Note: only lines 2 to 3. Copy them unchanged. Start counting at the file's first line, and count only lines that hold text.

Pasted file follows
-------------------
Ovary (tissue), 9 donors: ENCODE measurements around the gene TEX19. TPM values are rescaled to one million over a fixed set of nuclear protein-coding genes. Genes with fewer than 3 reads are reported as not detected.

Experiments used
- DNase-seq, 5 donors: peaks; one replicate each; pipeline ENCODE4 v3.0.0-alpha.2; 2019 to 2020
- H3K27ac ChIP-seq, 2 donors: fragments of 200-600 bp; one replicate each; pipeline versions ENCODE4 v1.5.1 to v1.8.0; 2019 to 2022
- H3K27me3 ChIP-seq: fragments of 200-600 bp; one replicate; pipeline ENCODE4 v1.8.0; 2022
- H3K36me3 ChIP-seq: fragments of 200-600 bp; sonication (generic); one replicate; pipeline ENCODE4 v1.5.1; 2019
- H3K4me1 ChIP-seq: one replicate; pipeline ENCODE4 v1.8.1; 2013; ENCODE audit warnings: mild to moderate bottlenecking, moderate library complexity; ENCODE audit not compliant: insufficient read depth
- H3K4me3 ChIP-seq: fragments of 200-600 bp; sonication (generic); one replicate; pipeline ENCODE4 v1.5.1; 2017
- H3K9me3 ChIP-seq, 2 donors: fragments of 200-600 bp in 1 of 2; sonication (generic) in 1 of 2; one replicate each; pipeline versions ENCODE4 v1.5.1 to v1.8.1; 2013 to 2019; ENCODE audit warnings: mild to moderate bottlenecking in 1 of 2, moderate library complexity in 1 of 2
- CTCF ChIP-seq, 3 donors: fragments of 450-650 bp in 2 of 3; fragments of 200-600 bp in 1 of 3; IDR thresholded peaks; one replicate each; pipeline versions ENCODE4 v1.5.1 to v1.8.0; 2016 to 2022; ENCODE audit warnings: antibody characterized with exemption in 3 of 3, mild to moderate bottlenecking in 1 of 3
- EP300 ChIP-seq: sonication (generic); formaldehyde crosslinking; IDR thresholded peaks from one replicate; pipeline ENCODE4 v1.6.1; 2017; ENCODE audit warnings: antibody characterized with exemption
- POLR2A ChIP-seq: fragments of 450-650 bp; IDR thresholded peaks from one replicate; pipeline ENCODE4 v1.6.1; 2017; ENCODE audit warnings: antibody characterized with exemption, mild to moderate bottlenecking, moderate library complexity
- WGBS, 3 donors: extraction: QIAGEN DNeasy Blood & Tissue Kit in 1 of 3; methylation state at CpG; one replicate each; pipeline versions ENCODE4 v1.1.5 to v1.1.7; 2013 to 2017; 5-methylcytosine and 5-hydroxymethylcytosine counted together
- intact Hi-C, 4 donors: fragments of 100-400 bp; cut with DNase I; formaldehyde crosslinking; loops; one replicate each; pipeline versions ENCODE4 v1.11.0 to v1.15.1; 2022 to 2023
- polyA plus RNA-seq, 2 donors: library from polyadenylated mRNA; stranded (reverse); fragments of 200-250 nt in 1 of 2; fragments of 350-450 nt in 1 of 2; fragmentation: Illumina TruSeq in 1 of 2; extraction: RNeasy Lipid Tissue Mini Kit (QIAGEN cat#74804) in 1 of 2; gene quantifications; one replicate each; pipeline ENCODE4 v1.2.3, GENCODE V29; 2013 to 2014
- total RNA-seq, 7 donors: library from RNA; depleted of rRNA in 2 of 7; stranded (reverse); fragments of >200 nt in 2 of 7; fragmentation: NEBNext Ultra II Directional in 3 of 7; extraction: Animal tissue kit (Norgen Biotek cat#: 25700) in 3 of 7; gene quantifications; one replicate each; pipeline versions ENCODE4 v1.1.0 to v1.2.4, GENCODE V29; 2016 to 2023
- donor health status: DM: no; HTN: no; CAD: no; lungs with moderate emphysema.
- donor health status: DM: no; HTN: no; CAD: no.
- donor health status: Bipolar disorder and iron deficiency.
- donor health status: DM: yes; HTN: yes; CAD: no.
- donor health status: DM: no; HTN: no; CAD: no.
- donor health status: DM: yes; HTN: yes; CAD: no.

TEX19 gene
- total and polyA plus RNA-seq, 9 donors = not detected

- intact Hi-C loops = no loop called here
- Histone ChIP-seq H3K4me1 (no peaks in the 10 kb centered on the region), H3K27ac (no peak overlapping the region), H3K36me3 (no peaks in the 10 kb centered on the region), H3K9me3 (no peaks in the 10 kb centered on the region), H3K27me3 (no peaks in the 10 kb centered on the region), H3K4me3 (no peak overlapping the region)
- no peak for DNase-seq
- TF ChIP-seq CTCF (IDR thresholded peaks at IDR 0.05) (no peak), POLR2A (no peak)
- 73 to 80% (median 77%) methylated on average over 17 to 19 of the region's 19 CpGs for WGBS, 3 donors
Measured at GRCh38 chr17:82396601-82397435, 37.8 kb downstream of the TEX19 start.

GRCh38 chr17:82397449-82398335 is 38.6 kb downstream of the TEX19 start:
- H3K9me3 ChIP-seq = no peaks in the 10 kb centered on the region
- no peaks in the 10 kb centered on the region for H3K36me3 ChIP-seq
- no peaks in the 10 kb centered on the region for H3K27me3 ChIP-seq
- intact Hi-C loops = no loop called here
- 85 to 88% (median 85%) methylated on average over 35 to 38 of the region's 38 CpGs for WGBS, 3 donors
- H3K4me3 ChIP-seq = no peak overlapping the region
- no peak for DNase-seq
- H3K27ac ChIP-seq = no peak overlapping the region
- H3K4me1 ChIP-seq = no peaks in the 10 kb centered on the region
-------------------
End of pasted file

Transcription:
Experiments used
- DNase-seq, 5 donors: peaks; one replicate each; pipeline ENCODE4 v3.0.0-alpha.2; 2019 to 2020